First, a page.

The Company did not have any Level 1 or Level 2 assets or liabilities at August 31, 2021 or August 31, 2020. The Company recorded expense related to Preferred Options (as defined below) in the year ended August 31, 2020 using Level 2 fair value measurements. See Note 11, Stockholders' Equity, below, for assumptions used for this valuation. We recorded the fair value of the SPAC founder shares that the Company transferred to the underwriters using non-recurring Level 3 assumptions, including quoted asset prices for SPAC shares and warrants and estimates of the likelihood of the IPOs and IBCs of our sponsored SPACs being consummated. See also Note 6, Deferred Offering Costs — SPACS, below.
The valuation of the Note Receivable (as defined below) from the Vensure Asset Sale (as defined below) and the derivative liabilities associated with its March 2019 convertible notes (see Note 10, Senior Convertible Notes Payable) consisting of conversion feature derivatives and warrants, is a Level 3 fair value measurement as of August 31, 2020 and through December 31, 2020 (end of the earnout period as defined under the terms of the Note Receivable).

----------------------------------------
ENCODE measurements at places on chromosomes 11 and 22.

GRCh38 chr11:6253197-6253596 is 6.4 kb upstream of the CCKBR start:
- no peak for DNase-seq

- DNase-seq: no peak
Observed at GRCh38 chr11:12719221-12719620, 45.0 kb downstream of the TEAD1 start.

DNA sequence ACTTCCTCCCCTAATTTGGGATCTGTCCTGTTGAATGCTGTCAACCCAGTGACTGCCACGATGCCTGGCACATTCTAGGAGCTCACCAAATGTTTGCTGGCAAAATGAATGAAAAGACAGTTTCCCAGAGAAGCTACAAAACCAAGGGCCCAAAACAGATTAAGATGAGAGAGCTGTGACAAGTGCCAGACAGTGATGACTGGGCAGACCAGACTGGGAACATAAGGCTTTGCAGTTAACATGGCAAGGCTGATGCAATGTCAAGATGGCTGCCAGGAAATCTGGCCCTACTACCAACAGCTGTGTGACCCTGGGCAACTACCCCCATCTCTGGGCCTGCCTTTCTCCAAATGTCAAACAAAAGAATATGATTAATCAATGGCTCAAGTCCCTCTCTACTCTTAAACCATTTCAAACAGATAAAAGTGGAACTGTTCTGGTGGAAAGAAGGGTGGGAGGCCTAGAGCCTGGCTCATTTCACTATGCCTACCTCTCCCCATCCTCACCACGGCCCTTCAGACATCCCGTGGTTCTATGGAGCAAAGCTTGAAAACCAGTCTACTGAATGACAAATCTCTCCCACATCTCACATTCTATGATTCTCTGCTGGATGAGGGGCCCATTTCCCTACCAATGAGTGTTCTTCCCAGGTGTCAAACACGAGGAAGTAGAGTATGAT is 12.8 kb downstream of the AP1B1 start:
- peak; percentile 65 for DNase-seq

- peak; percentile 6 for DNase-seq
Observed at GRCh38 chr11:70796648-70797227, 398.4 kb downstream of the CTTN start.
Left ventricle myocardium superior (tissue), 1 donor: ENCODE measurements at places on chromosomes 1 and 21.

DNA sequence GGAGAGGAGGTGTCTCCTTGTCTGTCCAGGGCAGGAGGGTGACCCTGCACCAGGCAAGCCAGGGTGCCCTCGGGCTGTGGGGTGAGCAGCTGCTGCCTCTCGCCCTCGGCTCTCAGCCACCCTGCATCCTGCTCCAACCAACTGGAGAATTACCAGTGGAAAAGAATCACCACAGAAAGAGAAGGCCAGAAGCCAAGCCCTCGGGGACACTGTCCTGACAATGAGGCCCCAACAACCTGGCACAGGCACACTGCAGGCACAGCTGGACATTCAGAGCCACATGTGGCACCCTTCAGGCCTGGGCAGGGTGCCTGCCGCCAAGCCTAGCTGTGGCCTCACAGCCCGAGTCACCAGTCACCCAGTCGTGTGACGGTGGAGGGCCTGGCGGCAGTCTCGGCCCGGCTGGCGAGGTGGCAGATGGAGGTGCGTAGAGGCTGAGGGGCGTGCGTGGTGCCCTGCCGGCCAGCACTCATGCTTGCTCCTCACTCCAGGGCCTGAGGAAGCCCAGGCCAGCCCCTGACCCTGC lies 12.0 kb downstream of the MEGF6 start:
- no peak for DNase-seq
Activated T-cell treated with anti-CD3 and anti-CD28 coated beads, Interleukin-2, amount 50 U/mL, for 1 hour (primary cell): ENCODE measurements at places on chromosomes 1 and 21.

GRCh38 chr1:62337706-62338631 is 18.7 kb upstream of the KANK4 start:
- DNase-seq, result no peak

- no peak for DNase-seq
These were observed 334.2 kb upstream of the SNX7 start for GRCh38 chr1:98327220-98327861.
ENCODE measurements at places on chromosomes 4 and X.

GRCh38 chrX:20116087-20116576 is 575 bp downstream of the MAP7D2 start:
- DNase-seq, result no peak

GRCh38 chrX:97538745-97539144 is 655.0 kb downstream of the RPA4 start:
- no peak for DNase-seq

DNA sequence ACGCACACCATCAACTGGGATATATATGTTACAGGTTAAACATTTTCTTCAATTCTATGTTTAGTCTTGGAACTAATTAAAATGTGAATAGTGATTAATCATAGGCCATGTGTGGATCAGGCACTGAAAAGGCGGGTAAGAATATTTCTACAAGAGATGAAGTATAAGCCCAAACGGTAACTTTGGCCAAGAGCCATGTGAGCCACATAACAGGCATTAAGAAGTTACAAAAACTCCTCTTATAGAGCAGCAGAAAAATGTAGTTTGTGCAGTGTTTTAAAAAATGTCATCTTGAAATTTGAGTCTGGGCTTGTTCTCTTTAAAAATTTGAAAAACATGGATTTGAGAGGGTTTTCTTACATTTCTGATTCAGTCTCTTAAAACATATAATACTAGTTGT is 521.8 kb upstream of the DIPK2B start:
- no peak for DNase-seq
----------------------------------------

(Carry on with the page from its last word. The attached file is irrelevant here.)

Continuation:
The Note Receivable, as described in Note 3, Discontinued Operations, below, was estimated using a discounted cash flow technique based on expected contingent payments identified in the Vensure Asset Sale contract and with significant inputs that are not observable in the market and thus represents a Level 3 fair value measurement as defined in ASC 820. The Company valued the Note Receivable on the January 1, 2020 transaction date using a 10% discount rate, and on August 31, 2020 and through December 31, 2020 using a 15% discount rate, which contemplates the risk and probability assessments of the expected future cash flows. The significant inputs in the Level 3 measurement not supported by market activity include the probability assessments of expected future cash flows related to the Vensure Asset Sale, appropriately discounted considering the uncertainties associated with the obligation, and as calculated in accordance with the terms of the Vensure Asset Sale agreement. For Fiscal 2020, the expected cash payments from the Note Receivable were based on estimated gross wages billed for the clients transferred to Vensure pursuant to the Vensure Asset Sale as of the measurement date.